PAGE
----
Bolton wants all of North Korea’s nukes shipped to US in exchange for ‘security assurances’
North Korea’s nuclear weapons should be dismantled and sent to the Oak Ridge National Laboratory in Tennessee if Kim wants to see a relaxation of sanctions, John Bolton said during an interview on ABC’s ‘This Week’ on Sunday.
“I think the implementation of this decision means getting rid of all the nuclear weapons, dismantling them, taking them to Oak Ridge”, said Bolton. “It means getting rid of the uranium enrichment and plutonium processing capabilities. It means addressing the ballistic missile issue. A lot of things like that.”
Korean state media has said the country will openly dismantle its nuclear test site around May 23-25, with journalists from both Pyongyang and the US invited to cover the event. Bolton didn’t specify whether he expects the nuclear weapons to eventually be stored at Oak Ridge National Laboratory - where the US Department of Energy operates a research lab and a nuclear weapons complex - or the nearby Y-12 National Security Complex, normally tasked with nuclear weapons production.
The Y-12 facility is where equipment and documents from Libya's nuclear program were stored after Colonel Muammar Gaddafi made the decision to abandon a nuclear weapons push in 2003. He was overthrown and killed in 2011 by NATO-backed rebels.
With less than a month left before the hugely-anticipated talks between Trump and the North Korean leader in Singapore, US Secretary of State Mike Pompeo implied on Sunday that Washington will have to assure North Korea it won’t seek to undermine Kim Jong-un.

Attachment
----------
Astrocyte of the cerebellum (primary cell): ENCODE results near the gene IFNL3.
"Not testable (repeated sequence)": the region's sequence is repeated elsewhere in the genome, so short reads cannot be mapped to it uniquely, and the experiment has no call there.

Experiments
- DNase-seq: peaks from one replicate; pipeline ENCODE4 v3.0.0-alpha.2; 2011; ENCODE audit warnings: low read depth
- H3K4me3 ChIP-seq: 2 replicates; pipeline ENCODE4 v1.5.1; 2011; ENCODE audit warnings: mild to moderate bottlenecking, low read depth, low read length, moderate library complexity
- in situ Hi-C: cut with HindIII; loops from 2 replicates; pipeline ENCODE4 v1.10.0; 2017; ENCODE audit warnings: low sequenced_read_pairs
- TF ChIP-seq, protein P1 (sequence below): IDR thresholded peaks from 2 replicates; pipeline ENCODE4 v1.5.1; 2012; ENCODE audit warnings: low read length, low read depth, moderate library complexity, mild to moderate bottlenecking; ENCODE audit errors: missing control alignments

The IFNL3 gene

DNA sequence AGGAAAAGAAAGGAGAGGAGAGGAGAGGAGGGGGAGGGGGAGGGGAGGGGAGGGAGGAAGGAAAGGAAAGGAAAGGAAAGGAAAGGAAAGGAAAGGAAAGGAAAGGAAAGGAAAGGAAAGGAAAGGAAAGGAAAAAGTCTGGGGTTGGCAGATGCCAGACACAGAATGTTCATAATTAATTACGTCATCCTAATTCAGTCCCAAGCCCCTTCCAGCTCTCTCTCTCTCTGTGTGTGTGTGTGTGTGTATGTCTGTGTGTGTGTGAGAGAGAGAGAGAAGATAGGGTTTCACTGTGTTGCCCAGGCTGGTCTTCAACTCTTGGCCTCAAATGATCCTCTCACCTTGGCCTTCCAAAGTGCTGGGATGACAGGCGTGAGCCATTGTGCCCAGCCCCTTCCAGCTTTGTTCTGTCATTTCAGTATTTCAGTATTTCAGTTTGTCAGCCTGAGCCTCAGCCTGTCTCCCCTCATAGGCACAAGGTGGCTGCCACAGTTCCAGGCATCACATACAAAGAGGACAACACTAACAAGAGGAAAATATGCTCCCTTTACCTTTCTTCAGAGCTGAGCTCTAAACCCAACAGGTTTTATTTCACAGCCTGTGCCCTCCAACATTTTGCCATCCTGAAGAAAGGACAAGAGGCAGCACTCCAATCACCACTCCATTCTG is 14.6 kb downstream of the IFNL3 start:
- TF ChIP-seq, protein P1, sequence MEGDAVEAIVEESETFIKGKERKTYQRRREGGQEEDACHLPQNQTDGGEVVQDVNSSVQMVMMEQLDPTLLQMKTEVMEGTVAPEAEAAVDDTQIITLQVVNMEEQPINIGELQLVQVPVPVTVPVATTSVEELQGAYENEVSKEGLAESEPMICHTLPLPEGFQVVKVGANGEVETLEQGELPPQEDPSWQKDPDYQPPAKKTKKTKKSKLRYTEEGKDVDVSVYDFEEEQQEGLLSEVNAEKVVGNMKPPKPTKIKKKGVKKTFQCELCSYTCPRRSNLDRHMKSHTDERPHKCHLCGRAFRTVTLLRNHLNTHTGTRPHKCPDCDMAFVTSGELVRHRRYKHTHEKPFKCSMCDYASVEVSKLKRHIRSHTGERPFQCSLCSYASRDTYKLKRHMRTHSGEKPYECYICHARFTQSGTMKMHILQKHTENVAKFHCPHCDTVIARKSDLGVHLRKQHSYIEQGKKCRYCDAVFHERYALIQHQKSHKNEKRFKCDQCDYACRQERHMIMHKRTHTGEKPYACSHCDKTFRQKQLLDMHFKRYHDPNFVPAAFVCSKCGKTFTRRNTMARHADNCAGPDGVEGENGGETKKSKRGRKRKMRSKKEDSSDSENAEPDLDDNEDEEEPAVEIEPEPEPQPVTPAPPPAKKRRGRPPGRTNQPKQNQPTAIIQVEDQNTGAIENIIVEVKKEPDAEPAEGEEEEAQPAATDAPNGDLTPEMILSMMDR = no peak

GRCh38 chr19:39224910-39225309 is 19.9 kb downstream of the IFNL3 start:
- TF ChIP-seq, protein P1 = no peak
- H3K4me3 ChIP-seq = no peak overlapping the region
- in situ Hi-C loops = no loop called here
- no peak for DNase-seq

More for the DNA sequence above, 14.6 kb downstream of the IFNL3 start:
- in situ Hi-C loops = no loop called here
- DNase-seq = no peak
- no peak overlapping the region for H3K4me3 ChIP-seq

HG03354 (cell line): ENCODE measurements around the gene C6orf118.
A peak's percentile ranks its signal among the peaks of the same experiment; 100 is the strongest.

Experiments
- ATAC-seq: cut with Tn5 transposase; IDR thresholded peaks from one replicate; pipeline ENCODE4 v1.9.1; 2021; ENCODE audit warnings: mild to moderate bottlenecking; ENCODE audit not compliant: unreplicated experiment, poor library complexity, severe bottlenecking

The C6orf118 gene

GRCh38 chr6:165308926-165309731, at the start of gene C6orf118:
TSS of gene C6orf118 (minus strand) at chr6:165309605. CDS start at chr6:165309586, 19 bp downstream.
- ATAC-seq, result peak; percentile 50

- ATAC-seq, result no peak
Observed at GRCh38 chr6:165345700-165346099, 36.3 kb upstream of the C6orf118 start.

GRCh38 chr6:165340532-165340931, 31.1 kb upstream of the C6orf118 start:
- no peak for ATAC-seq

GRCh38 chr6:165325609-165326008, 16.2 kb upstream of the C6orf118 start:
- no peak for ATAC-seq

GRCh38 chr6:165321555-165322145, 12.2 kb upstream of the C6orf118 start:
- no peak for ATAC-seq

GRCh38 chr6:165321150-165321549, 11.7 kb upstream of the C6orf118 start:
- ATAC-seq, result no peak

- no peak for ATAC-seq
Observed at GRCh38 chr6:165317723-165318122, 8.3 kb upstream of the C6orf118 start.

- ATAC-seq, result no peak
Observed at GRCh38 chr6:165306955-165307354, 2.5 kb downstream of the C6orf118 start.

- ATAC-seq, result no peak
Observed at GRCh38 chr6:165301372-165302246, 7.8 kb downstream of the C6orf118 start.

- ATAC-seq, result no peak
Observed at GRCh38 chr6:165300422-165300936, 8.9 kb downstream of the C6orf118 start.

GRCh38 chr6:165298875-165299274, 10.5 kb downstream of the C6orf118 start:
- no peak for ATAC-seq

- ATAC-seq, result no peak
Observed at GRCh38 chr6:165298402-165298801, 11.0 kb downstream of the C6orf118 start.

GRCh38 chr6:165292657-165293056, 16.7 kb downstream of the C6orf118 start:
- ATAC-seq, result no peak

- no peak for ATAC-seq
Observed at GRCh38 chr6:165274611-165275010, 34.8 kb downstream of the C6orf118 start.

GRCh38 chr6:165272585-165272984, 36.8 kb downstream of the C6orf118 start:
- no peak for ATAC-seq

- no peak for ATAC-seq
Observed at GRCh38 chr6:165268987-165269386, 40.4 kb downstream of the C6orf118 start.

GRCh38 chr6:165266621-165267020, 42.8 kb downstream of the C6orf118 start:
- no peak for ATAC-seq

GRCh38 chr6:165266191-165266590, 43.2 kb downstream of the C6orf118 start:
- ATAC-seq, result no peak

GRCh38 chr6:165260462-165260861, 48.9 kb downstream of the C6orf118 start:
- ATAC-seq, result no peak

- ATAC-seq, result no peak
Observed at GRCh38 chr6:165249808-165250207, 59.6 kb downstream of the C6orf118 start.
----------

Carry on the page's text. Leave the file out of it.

Pompeo told ‘Fox News Sunday’ that any deal paving the way for a nuclear-free Korean peninsula will have to include certain US safeguards reassuring Kim he won’t become a target of yet another regime change attempt.
"We will have to provide security assurances to be sure. This has been the trade-off that has been pending for 25 years," Pompeo said, without specifying any instruments such assurances would be ironclad.
Just last week, Trump pulled the US out of the 2015 UN-backed nuclear deal with Iran, also signed by China, Russia, the UK, France and Germany. The JCPOA provided Iran relief from UN-imposed sanctions in return for curbing its uranium enrichment program and granting access to inspectors from the International Atomic Energy Agency (IAEA). Despite the IAEA certifying that Iran was fully complying with the terms of the agreement, the Trump administration unilaterally withdrew from what he termed the “worst deal ever.”
The US has since reimposed a slew of sanctions on Tehran and threatened its European allies, as well as any other countries seeking to continue doing business with Iran. While Paris, London, Berlin, Moscow and Beijing have raised questions about US credibility in any international deals going forward, neither Seoul nor Pyongyang appear very concerned as the two Koreas seek closer ties independent of the US.
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